• Sleepio Member

    • 2 comments
    • 0 helped
    Session 2

    where and how can i watch this?

  • Sleepio Member

    • 32 comments
    • 12 helped
    Graduate

    I joined sleepio because I wanted to stop falling asleep during the day and evening. It not surprising that I feel dozy after a bad night or two but why should I feel sleepy after a good night sleeping right through to my waking time?

  • Sleepio Member

    • 10 comments
    • 6 helped
    in reply to Sleepio Member
    Graduate

    It’s live on this page in written format.

  • Sleepio Member

    • 129 comments
    • 46 helped
    Expert

    Good evening everyone and welcome to this week’s live session. I’m Dr Dimitri Gavriloff, a clinical psychologist specialising in sleep disorders and I work in both clinical practice and research. I’m here to answer as many questions as I can over the next hour and a half and will aim to make my answers as helpful as possible to the community in general.

  • Sleepio Member

    • 129 comments
    • 46 helped
    in reply to Sleepio Member
    Expert

    Hi Steve10,

    Thanks for the great question to start us off.

    In fact, what you describe (understandably worrying though it might feel) is common among people who describe poor sleep. It's also a phenomenon that we see in people who report good sleep too. It's likely to be what we colloquially term a “second wind” but a more jargony term might be entering a “wake maintenance zone”.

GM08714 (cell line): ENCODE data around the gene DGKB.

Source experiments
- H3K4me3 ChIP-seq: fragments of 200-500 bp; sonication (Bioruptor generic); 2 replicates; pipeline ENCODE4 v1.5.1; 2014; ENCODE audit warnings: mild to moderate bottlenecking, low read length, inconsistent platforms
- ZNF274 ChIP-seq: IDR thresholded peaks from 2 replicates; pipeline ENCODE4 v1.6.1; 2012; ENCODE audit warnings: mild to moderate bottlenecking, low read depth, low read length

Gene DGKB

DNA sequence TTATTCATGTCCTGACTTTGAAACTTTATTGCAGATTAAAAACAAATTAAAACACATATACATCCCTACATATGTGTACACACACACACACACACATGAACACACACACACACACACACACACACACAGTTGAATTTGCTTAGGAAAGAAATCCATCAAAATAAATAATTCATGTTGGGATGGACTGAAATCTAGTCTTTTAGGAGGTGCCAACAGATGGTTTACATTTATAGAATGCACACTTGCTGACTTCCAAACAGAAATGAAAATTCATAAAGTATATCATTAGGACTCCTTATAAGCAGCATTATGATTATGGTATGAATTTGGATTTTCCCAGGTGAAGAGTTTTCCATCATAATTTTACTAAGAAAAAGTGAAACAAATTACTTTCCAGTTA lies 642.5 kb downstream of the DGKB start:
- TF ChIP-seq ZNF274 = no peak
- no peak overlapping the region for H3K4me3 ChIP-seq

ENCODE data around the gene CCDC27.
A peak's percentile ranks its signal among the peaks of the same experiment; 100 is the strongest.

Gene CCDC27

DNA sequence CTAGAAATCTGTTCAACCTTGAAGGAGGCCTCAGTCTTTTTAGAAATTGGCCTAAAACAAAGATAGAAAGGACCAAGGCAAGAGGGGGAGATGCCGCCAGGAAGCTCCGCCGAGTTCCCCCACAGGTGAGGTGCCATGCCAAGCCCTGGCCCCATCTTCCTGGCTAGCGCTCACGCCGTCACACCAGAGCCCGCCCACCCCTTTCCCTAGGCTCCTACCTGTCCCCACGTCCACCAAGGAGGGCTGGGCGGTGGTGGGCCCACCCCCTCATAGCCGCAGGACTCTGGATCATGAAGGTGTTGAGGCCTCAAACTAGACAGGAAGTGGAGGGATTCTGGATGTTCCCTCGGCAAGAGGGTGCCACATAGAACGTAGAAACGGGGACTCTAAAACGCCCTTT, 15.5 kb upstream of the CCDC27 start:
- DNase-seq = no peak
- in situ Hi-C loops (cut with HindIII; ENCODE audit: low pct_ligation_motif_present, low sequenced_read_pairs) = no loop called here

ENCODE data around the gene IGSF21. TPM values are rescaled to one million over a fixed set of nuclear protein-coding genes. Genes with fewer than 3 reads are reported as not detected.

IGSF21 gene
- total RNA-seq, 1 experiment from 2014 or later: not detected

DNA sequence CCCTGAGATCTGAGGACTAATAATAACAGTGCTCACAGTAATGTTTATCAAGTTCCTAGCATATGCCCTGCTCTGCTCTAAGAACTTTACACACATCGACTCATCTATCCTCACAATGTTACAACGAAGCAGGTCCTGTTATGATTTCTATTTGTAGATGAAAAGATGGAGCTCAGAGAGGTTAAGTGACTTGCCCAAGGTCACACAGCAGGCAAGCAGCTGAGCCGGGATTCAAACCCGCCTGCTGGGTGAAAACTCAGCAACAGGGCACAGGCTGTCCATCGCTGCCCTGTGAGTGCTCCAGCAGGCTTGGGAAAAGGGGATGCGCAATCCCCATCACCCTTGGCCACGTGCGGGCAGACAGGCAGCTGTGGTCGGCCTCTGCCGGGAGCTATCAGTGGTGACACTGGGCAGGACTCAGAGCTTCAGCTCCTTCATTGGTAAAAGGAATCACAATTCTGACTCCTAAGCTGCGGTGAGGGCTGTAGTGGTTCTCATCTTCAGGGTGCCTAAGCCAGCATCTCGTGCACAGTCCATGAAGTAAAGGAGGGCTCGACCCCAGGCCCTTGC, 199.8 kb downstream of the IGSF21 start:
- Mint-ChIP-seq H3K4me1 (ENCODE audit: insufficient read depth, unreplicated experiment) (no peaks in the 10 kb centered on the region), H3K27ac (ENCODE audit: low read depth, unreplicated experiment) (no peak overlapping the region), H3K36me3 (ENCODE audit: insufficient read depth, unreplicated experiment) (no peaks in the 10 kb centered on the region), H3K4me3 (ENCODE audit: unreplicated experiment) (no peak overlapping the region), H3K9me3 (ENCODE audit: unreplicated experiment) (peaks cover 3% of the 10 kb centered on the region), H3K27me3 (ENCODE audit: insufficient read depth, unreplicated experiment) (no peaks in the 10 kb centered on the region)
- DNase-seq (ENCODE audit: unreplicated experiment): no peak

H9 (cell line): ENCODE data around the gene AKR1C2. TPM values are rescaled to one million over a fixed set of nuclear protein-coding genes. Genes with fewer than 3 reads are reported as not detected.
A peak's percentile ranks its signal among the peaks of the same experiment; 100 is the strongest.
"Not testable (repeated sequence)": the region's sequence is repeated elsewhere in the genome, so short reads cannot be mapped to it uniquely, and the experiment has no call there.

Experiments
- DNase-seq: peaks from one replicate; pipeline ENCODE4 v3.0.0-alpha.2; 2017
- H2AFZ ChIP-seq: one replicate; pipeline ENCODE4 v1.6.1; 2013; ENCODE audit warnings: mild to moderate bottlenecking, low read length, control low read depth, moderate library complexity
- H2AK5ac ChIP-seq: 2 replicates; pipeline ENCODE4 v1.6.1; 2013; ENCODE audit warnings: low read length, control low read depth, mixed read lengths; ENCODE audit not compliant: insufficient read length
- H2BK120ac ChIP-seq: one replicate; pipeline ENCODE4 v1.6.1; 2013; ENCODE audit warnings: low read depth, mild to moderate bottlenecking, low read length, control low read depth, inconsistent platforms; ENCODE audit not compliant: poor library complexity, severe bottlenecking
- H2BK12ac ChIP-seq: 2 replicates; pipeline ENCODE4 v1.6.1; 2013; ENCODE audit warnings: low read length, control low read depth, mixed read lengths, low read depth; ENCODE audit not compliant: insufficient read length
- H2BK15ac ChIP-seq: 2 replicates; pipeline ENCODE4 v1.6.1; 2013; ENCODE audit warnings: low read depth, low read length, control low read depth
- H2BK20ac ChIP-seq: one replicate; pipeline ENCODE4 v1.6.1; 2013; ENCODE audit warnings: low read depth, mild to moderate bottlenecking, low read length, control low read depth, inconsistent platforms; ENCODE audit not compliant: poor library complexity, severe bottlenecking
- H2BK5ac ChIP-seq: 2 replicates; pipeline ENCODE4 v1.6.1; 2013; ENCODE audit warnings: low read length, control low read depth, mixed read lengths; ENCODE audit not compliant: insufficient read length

Essentially, our sleep-wake cycles are regulated by two processes: 1) the homeostatic sleep drive [HSD] and 2) the circadian process [CP]. The “sleep drive” that you describe is related to the HSD and one of the principal mechanisms by which sleep restriction works is in priming the HSD such that mild sleep deprivation is induced (as you experienced!). The CP still has a role, however, and here, what you're describing is probably a second wind, where the SCN (the suprachiasmatic nucleus; the body's principal biological clock) sends out an arousal signal in the late afternoon – evening time. It's one reason why people who are zombies in the office at 5pm might be more coherent human beings at dinner only a couple of hours later! A somewhat similar and opposite effect can be seen in the “post-lunch/circadian dip”, where some people experience a dip in performance and alertness in the early afternoon.